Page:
Originally Posted by Dudeman
So we've been sailing from Canada and down the ICW and have noticed that 99% of the other cruisers we meet are no offense but old. Besides the obvious money factor it makes no sense that 99lb grandma is on the bow heaving the lines while young people who should be there aren't. Are there more cruisers now than 25 years ago and has it always been like this where the majority of cruisers are into retirement? My personal opinion is that boats have become so RVish that nobody can afford them and their systems anymore. After the baby boomers are done who's going to keep the tradition alive?
I've had to do it with my own kids
... now I have to do it with somebody elses... SAYING 'NO OFFENCE' BEFORE SAYING SOMETHING OFFENSIVE, DOESN'T MAKE IT UNOFFENSIVE.
No offence, but people who do that are dickheads!!!
Now, if anything, there are probably more young folk cruising than there were 30 or 40 years ago. There are more, cheaper, second hand boats than ever before and those who choose the cruising lifestyle can get into it easier than ever before.
But their numbers are swamped by the even greater number of retirees out there, who can also get into cruising more easily than ever before.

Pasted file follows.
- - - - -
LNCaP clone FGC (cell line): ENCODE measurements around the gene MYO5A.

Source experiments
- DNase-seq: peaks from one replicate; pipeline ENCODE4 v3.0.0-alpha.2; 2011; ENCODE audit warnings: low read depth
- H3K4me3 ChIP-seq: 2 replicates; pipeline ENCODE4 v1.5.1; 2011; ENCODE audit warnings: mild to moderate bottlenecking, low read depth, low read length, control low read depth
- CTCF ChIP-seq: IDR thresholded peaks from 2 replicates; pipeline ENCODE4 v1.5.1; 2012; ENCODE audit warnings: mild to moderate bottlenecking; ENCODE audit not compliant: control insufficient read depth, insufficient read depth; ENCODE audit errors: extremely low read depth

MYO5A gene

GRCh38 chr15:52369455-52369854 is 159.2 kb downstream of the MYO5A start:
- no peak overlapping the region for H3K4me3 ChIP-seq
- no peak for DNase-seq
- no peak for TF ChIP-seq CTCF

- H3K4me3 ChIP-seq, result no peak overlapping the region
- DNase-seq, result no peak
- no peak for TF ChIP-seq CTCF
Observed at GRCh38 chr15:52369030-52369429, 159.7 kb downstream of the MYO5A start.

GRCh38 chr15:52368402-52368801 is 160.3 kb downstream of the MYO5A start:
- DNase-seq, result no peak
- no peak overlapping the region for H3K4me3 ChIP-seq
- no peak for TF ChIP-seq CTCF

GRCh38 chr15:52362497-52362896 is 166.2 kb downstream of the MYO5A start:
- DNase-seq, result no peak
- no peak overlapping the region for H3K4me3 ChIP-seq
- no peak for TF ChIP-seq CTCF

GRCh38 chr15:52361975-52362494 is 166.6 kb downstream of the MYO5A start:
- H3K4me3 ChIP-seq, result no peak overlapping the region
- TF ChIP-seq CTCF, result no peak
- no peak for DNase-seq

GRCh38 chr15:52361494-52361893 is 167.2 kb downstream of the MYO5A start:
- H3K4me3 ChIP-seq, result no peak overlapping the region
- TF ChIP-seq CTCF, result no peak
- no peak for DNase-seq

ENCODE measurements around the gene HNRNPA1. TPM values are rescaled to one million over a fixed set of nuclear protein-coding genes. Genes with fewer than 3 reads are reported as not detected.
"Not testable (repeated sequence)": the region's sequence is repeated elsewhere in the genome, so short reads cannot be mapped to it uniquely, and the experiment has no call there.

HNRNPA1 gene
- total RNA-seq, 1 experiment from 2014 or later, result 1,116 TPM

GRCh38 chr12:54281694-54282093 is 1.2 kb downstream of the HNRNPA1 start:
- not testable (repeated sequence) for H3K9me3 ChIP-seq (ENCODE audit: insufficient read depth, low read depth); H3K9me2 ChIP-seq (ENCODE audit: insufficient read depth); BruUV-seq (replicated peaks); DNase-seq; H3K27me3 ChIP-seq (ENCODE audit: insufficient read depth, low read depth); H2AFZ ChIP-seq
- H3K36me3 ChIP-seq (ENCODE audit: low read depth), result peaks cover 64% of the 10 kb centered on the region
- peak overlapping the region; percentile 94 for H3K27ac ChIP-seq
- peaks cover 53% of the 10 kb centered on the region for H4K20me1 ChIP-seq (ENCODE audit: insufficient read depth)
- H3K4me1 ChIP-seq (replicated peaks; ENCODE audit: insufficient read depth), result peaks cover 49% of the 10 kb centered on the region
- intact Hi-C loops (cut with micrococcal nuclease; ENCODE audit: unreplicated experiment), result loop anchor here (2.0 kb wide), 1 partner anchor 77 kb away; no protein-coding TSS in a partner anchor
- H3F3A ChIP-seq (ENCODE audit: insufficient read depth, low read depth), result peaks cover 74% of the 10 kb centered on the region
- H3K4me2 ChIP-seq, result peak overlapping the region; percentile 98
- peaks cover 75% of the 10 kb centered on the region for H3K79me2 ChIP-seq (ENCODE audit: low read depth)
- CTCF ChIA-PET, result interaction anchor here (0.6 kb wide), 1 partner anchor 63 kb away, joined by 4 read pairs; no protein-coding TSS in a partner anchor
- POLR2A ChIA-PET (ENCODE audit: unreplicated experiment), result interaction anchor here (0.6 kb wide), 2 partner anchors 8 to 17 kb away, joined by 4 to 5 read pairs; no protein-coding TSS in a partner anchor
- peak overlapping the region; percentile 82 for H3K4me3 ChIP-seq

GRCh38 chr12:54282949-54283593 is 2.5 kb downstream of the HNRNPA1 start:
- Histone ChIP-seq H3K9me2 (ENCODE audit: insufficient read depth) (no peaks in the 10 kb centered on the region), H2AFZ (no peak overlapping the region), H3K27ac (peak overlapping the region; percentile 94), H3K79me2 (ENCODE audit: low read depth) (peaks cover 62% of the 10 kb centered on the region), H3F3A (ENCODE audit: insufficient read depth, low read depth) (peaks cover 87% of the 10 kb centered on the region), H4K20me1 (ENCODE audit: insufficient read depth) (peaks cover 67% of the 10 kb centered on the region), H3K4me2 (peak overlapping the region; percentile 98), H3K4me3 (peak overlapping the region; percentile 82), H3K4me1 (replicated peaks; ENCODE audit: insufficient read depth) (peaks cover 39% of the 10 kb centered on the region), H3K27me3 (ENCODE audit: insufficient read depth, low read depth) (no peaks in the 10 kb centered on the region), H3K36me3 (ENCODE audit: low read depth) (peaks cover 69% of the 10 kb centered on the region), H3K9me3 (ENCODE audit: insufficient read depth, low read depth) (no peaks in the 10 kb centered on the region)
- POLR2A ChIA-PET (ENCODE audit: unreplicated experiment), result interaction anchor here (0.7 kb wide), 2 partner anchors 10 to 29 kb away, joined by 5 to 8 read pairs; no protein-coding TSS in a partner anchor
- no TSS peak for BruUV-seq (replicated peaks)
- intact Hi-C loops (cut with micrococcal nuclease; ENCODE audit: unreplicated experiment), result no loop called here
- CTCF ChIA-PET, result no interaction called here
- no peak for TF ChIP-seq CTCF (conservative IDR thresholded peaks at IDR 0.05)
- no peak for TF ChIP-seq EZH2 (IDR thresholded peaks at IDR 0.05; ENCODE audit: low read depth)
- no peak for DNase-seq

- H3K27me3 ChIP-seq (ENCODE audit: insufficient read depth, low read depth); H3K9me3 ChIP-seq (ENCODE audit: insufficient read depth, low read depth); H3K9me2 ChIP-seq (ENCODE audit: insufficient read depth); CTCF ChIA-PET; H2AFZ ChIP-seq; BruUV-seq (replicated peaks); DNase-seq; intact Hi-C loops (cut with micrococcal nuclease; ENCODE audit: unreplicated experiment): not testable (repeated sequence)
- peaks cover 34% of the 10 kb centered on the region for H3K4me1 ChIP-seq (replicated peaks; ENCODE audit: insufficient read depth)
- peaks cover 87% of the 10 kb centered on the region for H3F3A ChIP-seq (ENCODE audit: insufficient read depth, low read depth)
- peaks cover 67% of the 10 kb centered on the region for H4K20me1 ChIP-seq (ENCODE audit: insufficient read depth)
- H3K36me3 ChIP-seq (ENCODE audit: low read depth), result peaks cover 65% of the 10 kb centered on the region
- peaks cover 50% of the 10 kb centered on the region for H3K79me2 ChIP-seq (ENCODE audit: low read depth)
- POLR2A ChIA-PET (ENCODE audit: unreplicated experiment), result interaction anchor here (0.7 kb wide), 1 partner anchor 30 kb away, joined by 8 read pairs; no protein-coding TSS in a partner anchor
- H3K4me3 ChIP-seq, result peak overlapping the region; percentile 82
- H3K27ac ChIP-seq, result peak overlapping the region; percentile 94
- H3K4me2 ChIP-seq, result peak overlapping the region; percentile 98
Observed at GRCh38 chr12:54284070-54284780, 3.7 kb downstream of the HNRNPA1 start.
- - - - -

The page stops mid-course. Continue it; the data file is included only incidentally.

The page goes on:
Baby boomers are probably the first generation who have carried the 'can do', 'never say die' mentality into retirement, so we're all over the goddam place.
Overall, the numbers of cruisers has skyrocketed, which is a pain, but it does mean that there is heaps of good gear
being developed and sold, and that means good secondhand stuff available, cheap
I can understand you thinking it's expensive. Younger folk are used to buying
everything new, and designer
branded etc. If you carry that mindset into cruising it's a rich man's game
. For people who have the affordability that's great. But it doesn't have to be that way.
Some of us are of the 'only snobs pay retail' school
, and best value for $ is after the initial devaluation dive from new to second hand, if you're smart about it.
Another factor has got to be the explosion of bareboat
chartering. People have the opportunity to get the feel for sailing as a lifestyle option.
I've just finished reading a Eric Hiscock book written in the 70s... probably their last circumnavigation
. He was amazed at how the cruising population had 'exploded' in the 10 years since their previous circum. It's been exponential since then.
So, don't lose any sleep about who will keep the tradition alive, just help us keep the secret that the planet is 75% water!